There are only two Voice-O-Graph recording booths left in the world. One is round at Jack White's house and the other is in Soho, London's Phonica Records for the next two weeks only.
Voice-O-Graphs used to be commonplace in America's malls and transport hubs and were also to be found in the UK. In the movie adaptation of Graham Green's Brighton Rock, 1940s original gangsta Pinkie uses one to record a message to his wife about how much he hates her. Aah. Isn't that nice?
The machines are essentially a recording booth attached to a record-cutting lathe, so the recordings made in them could be instantly transferred to six-inch diameter, shellac-coated cardboard discs. Yes, cardboard. This was not an audiophile product.
The booths were more commonly used to send voice messages to and from troops based overseas, for aspiring musicians to record tunes and, presumably, for drunk people to record two minutes of themselves making fart noises and doing funny voices. A timer would tick down, with a warning light indicating that there was just 30 seconds till the end of the alloted recording time, which means that many Voice-O-Graph recordings start with people talking rather slowly and then accelerating as they realise they've nearly spent their quarter/shilling.
Now, courtesy of one of those weird tie-ups between big business and independent artistes, Aberlour whisky, part of the mammoth Pernod-Ricard conglomerate, has brought a Voice-O-Graph to London's celebrated independent, electronic-music vinyl specialist Phonica. Until November 2, you can see the box and, indeed, make your own recording in it. Musicians are welcome to bring instruments, although tuba players may be out of luck, given the Voice-O-Graph's cosy dimensions.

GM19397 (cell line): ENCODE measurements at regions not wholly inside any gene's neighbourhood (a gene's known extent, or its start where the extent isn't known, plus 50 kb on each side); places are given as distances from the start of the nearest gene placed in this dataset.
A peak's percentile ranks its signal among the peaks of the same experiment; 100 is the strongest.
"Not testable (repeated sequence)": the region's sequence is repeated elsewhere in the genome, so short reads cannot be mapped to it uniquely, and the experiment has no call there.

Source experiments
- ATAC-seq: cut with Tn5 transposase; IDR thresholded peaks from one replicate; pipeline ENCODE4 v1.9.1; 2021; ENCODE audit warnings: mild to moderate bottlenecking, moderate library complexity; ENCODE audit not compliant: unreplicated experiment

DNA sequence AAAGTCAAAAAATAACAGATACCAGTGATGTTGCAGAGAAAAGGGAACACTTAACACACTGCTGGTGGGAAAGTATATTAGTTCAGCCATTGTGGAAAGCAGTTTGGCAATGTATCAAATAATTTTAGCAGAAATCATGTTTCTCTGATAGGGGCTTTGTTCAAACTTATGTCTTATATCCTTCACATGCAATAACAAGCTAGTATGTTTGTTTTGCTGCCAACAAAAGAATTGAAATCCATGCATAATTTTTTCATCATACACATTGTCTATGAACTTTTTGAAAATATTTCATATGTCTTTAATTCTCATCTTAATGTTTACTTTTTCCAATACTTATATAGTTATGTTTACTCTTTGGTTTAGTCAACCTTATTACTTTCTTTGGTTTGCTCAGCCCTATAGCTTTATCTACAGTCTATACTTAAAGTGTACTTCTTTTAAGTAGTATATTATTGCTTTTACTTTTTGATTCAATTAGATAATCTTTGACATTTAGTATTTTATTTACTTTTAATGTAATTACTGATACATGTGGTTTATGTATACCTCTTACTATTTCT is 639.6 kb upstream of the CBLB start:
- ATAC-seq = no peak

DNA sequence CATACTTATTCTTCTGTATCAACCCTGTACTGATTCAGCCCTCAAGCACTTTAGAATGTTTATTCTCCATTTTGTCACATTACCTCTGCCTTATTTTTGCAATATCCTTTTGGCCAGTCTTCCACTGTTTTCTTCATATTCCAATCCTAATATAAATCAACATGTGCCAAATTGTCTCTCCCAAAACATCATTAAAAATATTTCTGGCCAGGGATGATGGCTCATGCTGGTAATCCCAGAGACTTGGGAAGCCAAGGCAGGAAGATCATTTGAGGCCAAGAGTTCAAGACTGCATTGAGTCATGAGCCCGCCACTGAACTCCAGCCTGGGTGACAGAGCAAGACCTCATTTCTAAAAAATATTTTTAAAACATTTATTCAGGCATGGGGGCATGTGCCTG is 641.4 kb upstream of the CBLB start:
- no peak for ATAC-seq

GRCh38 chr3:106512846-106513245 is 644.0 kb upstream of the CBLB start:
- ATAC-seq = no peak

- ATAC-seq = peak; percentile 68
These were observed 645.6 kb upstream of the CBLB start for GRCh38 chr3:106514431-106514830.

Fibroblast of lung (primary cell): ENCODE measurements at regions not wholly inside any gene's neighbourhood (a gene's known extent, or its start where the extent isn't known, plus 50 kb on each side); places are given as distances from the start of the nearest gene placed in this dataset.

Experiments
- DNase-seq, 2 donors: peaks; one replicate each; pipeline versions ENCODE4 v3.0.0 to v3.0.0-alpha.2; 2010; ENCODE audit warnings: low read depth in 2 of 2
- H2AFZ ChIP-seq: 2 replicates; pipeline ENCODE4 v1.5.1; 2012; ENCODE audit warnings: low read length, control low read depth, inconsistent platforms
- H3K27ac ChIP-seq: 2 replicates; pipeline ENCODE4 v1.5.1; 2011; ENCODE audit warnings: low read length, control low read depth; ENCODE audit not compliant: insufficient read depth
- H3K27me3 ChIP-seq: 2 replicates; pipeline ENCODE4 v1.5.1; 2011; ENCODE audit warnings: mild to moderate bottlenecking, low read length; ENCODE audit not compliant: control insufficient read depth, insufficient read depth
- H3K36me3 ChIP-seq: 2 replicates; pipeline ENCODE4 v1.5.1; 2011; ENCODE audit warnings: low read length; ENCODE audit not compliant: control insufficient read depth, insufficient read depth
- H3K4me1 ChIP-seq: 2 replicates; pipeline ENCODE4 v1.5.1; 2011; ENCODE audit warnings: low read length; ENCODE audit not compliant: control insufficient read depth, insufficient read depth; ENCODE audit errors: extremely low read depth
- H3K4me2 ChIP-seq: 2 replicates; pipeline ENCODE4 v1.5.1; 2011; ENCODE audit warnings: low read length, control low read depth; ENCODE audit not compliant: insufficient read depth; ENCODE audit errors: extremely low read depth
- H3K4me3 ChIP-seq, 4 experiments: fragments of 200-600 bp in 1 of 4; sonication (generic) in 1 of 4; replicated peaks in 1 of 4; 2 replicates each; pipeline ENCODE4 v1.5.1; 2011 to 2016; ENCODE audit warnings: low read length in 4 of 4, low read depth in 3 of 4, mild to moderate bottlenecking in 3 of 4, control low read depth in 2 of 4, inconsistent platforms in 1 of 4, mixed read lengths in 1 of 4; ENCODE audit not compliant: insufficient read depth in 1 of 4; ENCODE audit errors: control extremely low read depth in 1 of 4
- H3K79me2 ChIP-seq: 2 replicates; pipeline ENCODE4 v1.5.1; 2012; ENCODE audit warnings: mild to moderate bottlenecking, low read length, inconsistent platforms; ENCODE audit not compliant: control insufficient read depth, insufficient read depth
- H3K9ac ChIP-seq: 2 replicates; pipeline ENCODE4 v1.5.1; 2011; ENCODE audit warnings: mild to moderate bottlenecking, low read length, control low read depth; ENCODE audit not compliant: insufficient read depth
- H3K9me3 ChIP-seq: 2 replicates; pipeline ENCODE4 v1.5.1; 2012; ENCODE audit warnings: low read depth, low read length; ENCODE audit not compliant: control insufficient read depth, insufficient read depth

Here's how it works: you go in and record yourself doing whatever, having downed a wee dram of 12-year-old Aberlour single malt. Your magum opus/beautiful, romantic outpouring/drunken shambles is cut to a vinyl disk (the machine's been upgraded). You listen to it back whilst pulling a quizzical expression.
The quizzical expression is actually mandatory, but the Scotch is only on offer at the following times: October 22-23 and 29-30 from 5-7pm and October 24 and 31 from 4-6pm. Either way, there's no charge.
I saw the machine in action on Monday, and the recordings it produces drop out of the machine sounding like they were recorded in the 1930s, by someone now long dead. The timing and pitch of the lathe-cut vinyl are absolutely all over the place, giving a ghostly effect that's like intercepting a haunted transmission from the past. So long as you don't just record yourself making fart noises and doing funny voices, anyway.